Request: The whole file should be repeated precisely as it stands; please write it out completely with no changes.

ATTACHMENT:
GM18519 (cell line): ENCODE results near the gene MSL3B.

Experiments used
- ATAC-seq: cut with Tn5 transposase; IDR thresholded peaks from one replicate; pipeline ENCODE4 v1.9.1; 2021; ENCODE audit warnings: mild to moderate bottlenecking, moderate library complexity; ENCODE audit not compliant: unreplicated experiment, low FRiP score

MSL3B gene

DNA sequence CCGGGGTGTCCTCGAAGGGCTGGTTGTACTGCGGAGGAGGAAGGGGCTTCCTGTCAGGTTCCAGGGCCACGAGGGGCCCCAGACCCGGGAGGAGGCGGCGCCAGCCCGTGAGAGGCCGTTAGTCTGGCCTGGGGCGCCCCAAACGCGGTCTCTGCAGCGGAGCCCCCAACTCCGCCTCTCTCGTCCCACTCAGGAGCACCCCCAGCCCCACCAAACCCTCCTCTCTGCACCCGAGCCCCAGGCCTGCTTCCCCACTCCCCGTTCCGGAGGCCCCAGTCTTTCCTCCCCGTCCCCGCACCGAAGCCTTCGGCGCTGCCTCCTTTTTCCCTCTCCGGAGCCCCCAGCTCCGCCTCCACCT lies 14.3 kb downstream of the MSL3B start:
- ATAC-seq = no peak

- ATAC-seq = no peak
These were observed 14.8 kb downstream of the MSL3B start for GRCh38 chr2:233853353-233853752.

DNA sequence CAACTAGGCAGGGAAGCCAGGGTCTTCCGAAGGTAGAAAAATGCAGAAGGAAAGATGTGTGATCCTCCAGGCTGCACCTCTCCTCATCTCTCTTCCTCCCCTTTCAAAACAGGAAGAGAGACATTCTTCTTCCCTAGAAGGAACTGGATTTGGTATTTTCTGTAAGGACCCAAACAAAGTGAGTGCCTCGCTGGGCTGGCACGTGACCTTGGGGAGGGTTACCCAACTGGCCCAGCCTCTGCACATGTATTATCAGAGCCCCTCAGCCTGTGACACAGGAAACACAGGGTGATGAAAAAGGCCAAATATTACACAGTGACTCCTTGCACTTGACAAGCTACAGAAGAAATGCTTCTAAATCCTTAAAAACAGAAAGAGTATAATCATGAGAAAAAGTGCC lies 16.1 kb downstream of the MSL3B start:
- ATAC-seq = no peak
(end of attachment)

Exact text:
GM18519 (cell line): ENCODE results near the gene MSL3B.

Experiments used
- ATAC-seq: cut with Tn5 transposase; IDR thresholded peaks from one replicate; pipeline ENCODE4 v1.9.1; 2021; ENCODE audit warnings: mild to moderate bottlenecking, moderate library complexity; ENCODE audit not compliant: unreplicated experiment, low FRiP score

MSL3B gene

DNA sequence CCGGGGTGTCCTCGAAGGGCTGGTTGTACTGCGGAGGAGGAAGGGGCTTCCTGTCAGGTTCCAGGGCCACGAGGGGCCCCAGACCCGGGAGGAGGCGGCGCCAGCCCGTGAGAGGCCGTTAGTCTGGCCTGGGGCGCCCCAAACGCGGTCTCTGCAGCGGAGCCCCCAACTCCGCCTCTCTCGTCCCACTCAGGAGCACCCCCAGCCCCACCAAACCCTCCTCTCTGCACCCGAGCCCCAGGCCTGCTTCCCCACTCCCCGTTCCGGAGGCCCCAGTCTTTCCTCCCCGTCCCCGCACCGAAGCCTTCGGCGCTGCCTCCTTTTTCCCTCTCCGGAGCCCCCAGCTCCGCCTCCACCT lies 14.3 kb downstream of the MSL3B start:
- ATAC-seq = no peak

- ATAC-seq = no peak
These were observed 14.8 kb downstream of the MSL3B start for GRCh38 chr2:233853353-233853752.

DNA sequence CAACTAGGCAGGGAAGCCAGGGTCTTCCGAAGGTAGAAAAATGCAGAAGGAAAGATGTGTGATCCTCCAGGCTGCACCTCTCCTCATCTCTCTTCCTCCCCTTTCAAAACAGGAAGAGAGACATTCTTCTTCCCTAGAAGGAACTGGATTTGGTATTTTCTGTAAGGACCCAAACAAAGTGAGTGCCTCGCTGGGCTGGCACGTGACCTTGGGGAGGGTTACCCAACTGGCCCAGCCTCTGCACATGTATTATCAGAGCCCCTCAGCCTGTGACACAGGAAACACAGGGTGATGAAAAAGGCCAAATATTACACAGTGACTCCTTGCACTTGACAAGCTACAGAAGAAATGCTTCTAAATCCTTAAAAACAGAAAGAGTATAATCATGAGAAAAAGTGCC lies 16.1 kb downstream of the MSL3B start:
- ATAC-seq = no peak